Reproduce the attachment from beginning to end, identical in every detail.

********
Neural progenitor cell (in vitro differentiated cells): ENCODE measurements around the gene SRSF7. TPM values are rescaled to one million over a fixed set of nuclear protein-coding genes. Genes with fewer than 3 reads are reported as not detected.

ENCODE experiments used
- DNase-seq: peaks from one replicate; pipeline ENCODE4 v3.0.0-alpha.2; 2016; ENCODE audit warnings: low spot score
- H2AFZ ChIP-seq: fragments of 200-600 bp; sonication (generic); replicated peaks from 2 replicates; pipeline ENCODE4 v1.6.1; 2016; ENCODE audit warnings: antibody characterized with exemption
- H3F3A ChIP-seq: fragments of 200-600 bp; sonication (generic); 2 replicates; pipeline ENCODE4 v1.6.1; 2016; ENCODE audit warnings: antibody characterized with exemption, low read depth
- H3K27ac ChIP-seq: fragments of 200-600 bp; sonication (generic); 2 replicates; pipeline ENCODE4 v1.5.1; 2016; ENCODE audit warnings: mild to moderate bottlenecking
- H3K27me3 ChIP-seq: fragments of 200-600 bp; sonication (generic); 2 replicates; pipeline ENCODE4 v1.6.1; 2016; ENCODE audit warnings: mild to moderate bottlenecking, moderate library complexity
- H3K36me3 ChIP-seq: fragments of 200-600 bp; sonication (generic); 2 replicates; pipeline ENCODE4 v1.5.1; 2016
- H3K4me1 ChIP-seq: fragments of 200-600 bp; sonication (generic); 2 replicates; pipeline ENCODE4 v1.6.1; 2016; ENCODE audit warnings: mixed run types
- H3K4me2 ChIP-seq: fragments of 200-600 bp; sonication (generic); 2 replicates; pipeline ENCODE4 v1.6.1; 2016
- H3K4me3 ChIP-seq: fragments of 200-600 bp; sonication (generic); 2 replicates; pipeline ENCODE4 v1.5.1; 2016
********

Neural progenitor cell (in vitro differentiated cells): ENCODE measurements around the gene SRSF7. TPM values are rescaled to one million over a fixed set of nuclear protein-coding genes. Genes with fewer than 3 reads are reported as not detected.

ENCODE experiments used
- DNase-seq: peaks from one replicate; pipeline ENCODE4 v3.0.0-alpha.2; 2016; ENCODE audit warnings: low spot score
- H2AFZ ChIP-seq: fragments of 200-600 bp; sonication (generic); replicated peaks from 2 replicates; pipeline ENCODE4 v1.6.1; 2016; ENCODE audit warnings: antibody characterized with exemption
- H3F3A ChIP-seq: fragments of 200-600 bp; sonication (generic); 2 replicates; pipeline ENCODE4 v1.6.1; 2016; ENCODE audit warnings: antibody characterized with exemption, low read depth
- H3K27ac ChIP-seq: fragments of 200-600 bp; sonication (generic); 2 replicates; pipeline ENCODE4 v1.5.1; 2016; ENCODE audit warnings: mild to moderate bottlenecking
- H3K27me3 ChIP-seq: fragments of 200-600 bp; sonication (generic); 2 replicates; pipeline ENCODE4 v1.6.1; 2016; ENCODE audit warnings: mild to moderate bottlenecking, moderate library complexity
- H3K36me3 ChIP-seq: fragments of 200-600 bp; sonication (generic); 2 replicates; pipeline ENCODE4 v1.5.1; 2016
- H3K4me1 ChIP-seq: fragments of 200-600 bp; sonication (generic); 2 replicates; pipeline ENCODE4 v1.6.1; 2016; ENCODE audit warnings: mixed run types
- H3K4me2 ChIP-seq: fragments of 200-600 bp; sonication (generic); 2 replicates; pipeline ENCODE4 v1.6.1; 2016
- H3K4me3 ChIP-seq: fragments of 200-600 bp; sonication (generic); 2 replicates; pipeline ENCODE4 v1.5.1; 2016